Academic journal article Style

Burlesque Dreams: American Amusement, Autobiography, and Henry Miller

Academic journal article Style

Burlesque Dreams: American Amusement, Autobiography, and Henry Miller

Article excerpt

We wait that writhing pool, her pearls collapsed,
--All but her belly buried in the floor;
And the lewd trounce of a final muted beat!
We flee her spasm through a fleshless door. [...]
Yet, to the empty trapeze of your flesh,
O Magdalene, each comes back to die alone.
Then you, the burlesque of our lust--and faith,
Lug us back lifeward--bone by infant bone.

        --Hart Crane, "National Winter Garden," The Bridge (1930)

[...] as a trip to Coney Island on a Sunday afternoon will show you, there are a great many people in New York who are crazy to ride on roller coasters.

Most of them have given up going to the theatre because they don't feel they get their money's worth. So far, "advanced," "serious," "highbrow" plays have been aimed at the intellectual audience [...] Processional is aimed at the people who like roller coasters. Perhaps in its whole run only ten people who genuinely desire motion will go to see it. Those ten people will be the nucleus of the audience of a theatre that will have nothing to fear from the competition of the radio or the movies.

--John Dos Passos (1925)

1

Together, my two epigraphs evoke a still relatively unappreciated yet decisive reliance within avant-garde American literature between the two world wars on American public amusements. For Crane, feelings of shame notwithstanding, burlesque--by this time generally considered one of the more vulgar forms of entertainment in this country--appears to possess a potentially redemptive dimension. Though the embarrassed spectator is compelled to take flight while observing the female performer's crude display of corporeal ecstasy, sexual and spiritual desire drive him to return to this fascinating scene. The religious allusion invests this "degraded" cultural practice, organized around the exposed woman's body, with a redemptive capacity that may reach beyond the individual and achieve a collective function (for "us"). Drawn toward the disturbing sphere of the grotesque body, the "belly," the audience is both shattered and reconstituted, for the negative experience of death (and apparently physical fragmentation) be comes the prerequisite for a positive resurrection, a physical rebirth. The indispensable outcome of the subjectively contradictory (repulsive and attractive) performance is to "Lug us back lifeward--bone by infant bone."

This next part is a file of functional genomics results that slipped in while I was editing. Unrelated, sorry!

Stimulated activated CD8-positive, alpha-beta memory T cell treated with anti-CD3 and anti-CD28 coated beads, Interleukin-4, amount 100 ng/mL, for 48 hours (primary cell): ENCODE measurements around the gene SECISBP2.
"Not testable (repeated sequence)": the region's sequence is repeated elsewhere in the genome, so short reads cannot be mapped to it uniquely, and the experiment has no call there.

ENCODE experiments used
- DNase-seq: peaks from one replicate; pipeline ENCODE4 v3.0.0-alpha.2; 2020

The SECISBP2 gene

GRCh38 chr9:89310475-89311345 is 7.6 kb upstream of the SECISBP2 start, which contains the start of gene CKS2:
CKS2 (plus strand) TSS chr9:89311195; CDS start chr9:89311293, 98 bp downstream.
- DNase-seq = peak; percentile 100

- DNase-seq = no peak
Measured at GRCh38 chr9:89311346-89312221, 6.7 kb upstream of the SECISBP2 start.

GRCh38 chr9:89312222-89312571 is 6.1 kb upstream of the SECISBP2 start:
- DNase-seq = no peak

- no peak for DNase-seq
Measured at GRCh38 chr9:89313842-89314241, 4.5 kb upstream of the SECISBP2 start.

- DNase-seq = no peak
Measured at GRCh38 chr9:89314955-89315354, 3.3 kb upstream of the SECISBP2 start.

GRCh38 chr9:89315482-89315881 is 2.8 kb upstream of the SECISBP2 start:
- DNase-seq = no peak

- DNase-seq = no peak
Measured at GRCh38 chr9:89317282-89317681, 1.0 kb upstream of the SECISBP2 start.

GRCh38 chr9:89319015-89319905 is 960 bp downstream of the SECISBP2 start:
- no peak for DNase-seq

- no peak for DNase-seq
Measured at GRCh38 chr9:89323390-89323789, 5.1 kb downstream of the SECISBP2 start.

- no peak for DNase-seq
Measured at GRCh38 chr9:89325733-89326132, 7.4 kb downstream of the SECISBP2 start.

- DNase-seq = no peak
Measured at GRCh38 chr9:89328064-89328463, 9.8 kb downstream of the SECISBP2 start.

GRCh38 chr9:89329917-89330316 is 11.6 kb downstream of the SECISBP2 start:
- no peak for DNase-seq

For Dos Passos, the value of mass amusement is more directly related to aesthetic matters. What is most significant about John Howard Lawson's unorthodox dramatic experiment is that the thrills it generates parallel those produced by such mechanized forms of recreation as a Coney Island roller coaster. (2) The excitement induced by such rides is an admirable model for the artist, in this instance a playwright, especially if he is going to compete successfully with the newer technical media. Assuming they wish to stage genuinely unsettling and somatically stimulating performances, those interested in theatrical experimentation, and presumably in other literary endeavors, are advised to draw their compositional inspiration from, in Miriam Hansen's words, "'low,' sensational, attractionist genres" ("Mass Production" 72). (3)

We might say that Crane's poem and Dos Passos's critical comment help remind us of the fact that certain popular recreational sites and cultural practices that had emerged around the turn of the century served later "to energize the aesthetic economy" of modernist writers. Inspiring formal innovation and evoking desirable social functions, burlesque and Coney Island offered a touchstone within mass culture for American avant-garde artists. (4) Here, I would like to take this reminder as a way to articulate the significance of Henry Miller's Depression-era autobiographical enterprise. Explicitly marking his debt to American entertainment, registering these as a source of aesthetic inspiration and as the locus of psychic and physical regeneration, Miller's ambition was to establish past amusements as the viable basis of acts of literary dissidence. …

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